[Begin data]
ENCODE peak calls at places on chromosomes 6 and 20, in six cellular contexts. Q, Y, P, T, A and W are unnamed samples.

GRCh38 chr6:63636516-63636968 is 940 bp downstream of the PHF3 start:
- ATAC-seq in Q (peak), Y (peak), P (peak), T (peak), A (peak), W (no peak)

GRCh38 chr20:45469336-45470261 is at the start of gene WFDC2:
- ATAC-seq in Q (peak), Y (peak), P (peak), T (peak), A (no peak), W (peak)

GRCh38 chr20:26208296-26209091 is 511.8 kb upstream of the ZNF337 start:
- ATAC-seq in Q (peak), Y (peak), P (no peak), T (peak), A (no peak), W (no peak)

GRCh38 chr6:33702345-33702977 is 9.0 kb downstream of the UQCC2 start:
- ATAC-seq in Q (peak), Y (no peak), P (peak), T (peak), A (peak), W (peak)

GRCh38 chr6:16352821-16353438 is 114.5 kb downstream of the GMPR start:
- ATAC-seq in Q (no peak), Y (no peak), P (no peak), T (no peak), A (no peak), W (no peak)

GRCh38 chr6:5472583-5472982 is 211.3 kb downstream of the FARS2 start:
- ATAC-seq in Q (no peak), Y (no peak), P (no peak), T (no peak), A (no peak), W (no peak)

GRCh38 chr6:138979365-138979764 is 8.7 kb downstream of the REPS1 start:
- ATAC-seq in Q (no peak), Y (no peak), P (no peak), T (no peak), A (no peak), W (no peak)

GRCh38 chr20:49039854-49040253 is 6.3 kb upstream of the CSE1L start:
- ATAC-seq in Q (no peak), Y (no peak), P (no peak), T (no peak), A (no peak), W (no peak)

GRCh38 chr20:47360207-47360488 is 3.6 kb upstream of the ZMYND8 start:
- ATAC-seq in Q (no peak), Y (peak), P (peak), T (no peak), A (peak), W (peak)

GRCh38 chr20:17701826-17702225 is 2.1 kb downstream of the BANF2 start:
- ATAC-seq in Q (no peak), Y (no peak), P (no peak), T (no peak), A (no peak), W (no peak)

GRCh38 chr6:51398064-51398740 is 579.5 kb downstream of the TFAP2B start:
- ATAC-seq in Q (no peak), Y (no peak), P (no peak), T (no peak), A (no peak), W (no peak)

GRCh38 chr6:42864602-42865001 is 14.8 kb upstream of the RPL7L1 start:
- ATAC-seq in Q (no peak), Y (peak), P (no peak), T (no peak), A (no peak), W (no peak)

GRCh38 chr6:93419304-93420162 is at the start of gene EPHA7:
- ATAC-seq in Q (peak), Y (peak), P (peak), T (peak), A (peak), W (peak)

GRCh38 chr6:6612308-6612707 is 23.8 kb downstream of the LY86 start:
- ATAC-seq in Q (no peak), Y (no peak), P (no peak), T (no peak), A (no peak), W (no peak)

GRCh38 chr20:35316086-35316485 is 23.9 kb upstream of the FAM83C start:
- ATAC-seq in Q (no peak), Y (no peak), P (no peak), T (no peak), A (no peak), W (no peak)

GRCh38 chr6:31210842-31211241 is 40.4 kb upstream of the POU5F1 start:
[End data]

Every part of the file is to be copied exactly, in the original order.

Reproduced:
ENCODE peak calls at places on chromosomes 6 and 20, in six cellular contexts. Q, Y, P, T, A and W are unnamed samples.

GRCh38 chr6:63636516-63636968 is 940 bp downstream of the PHF3 start:
- ATAC-seq in Q (peak), Y (peak), P (peak), T (peak), A (peak), W (no peak)

GRCh38 chr20:45469336-45470261 is at the start of gene WFDC2:
- ATAC-seq in Q (peak), Y (peak), P (peak), T (peak), A (no peak), W (peak)

GRCh38 chr20:26208296-26209091 is 511.8 kb upstream of the ZNF337 start:
- ATAC-seq in Q (peak), Y (peak), P (no peak), T (peak), A (no peak), W (no peak)

GRCh38 chr6:33702345-33702977 is 9.0 kb downstream of the UQCC2 start:
- ATAC-seq in Q (peak), Y (no peak), P (peak), T (peak), A (peak), W (peak)

GRCh38 chr6:16352821-16353438 is 114.5 kb downstream of the GMPR start:
- ATAC-seq in Q (no peak), Y (no peak), P (no peak), T (no peak), A (no peak), W (no peak)

GRCh38 chr6:5472583-5472982 is 211.3 kb downstream of the FARS2 start:
- ATAC-seq in Q (no peak), Y (no peak), P (no peak), T (no peak), A (no peak), W (no peak)

GRCh38 chr6:138979365-138979764 is 8.7 kb downstream of the REPS1 start:
- ATAC-seq in Q (no peak), Y (no peak), P (no peak), T (no peak), A (no peak), W (no peak)

GRCh38 chr20:49039854-49040253 is 6.3 kb upstream of the CSE1L start:
- ATAC-seq in Q (no peak), Y (no peak), P (no peak), T (no peak), A (no peak), W (no peak)

GRCh38 chr20:47360207-47360488 is 3.6 kb upstream of the ZMYND8 start:
- ATAC-seq in Q (no peak), Y (peak), P (peak), T (no peak), A (peak), W (peak)

GRCh38 chr20:17701826-17702225 is 2.1 kb downstream of the BANF2 start:
- ATAC-seq in Q (no peak), Y (no peak), P (no peak), T (no peak), A (no peak), W (no peak)

GRCh38 chr6:51398064-51398740 is 579.5 kb downstream of the TFAP2B start:
- ATAC-seq in Q (no peak), Y (no peak), P (no peak), T (no peak), A (no peak), W (no peak)

GRCh38 chr6:42864602-42865001 is 14.8 kb upstream of the RPL7L1 start:
- ATAC-seq in Q (no peak), Y (peak), P (no peak), T (no peak), A (no peak), W (no peak)

GRCh38 chr6:93419304-93420162 is at the start of gene EPHA7:
- ATAC-seq in Q (peak), Y (peak), P (peak), T (peak), A (peak), W (peak)

GRCh38 chr6:6612308-6612707 is 23.8 kb downstream of the LY86 start:
- ATAC-seq in Q (no peak), Y (no peak), P (no peak), T (no peak), A (no peak), W (no peak)

GRCh38 chr20:35316086-35316485 is 23.9 kb upstream of the FAM83C start:
- ATAC-seq in Q (no peak), Y (no peak), P (no peak), T (no peak), A (no peak), W (no peak)

GRCh38 chr6:31210842-31211241 is 40.4 kb upstream of the POU5F1 start: